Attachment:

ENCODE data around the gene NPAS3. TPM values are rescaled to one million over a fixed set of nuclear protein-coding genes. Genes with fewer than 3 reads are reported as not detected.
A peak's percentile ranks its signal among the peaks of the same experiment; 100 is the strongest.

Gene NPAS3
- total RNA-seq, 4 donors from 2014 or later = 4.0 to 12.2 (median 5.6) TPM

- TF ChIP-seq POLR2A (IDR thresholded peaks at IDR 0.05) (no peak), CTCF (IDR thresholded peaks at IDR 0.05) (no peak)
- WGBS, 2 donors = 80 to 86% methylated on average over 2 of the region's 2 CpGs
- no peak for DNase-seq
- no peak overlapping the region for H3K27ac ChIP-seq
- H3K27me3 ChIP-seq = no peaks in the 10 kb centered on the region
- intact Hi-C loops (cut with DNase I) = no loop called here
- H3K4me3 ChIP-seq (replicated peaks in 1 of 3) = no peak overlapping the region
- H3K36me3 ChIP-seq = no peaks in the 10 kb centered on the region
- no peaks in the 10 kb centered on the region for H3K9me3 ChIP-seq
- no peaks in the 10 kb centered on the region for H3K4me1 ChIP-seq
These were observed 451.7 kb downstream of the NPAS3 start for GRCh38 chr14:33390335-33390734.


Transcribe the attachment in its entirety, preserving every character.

ENCODE data around the gene NPAS3. TPM values are rescaled to one million over a fixed set of nuclear protein-coding genes. Genes with fewer than 3 reads are reported as not detected.
A peak's percentile ranks its signal among the peaks of the same experiment; 100 is the strongest.

Gene NPAS3
- total RNA-seq, 4 donors from 2014 or later = 4.0 to 12.2 (median 5.6) TPM

- TF ChIP-seq POLR2A (IDR thresholded peaks at IDR 0.05) (no peak), CTCF (IDR thresholded peaks at IDR 0.05) (no peak)
- WGBS, 2 donors = 80 to 86% methylated on average over 2 of the region's 2 CpGs
- no peak for DNase-seq
- no peak overlapping the region for H3K27ac ChIP-seq
- H3K27me3 ChIP-seq = no peaks in the 10 kb centered on the region
- intact Hi-C loops (cut with DNase I) = no loop called here
- H3K4me3 ChIP-seq (replicated peaks in 1 of 3) = no peak overlapping the region
- H3K36me3 ChIP-seq = no peaks in the 10 kb centered on the region
- no peaks in the 10 kb centered on the region for H3K9me3 ChIP-seq
- no peaks in the 10 kb centered on the region for H3K4me1 ChIP-seq
These were observed 451.7 kb downstream of the NPAS3 start for GRCh38 chr14:33390335-33390734.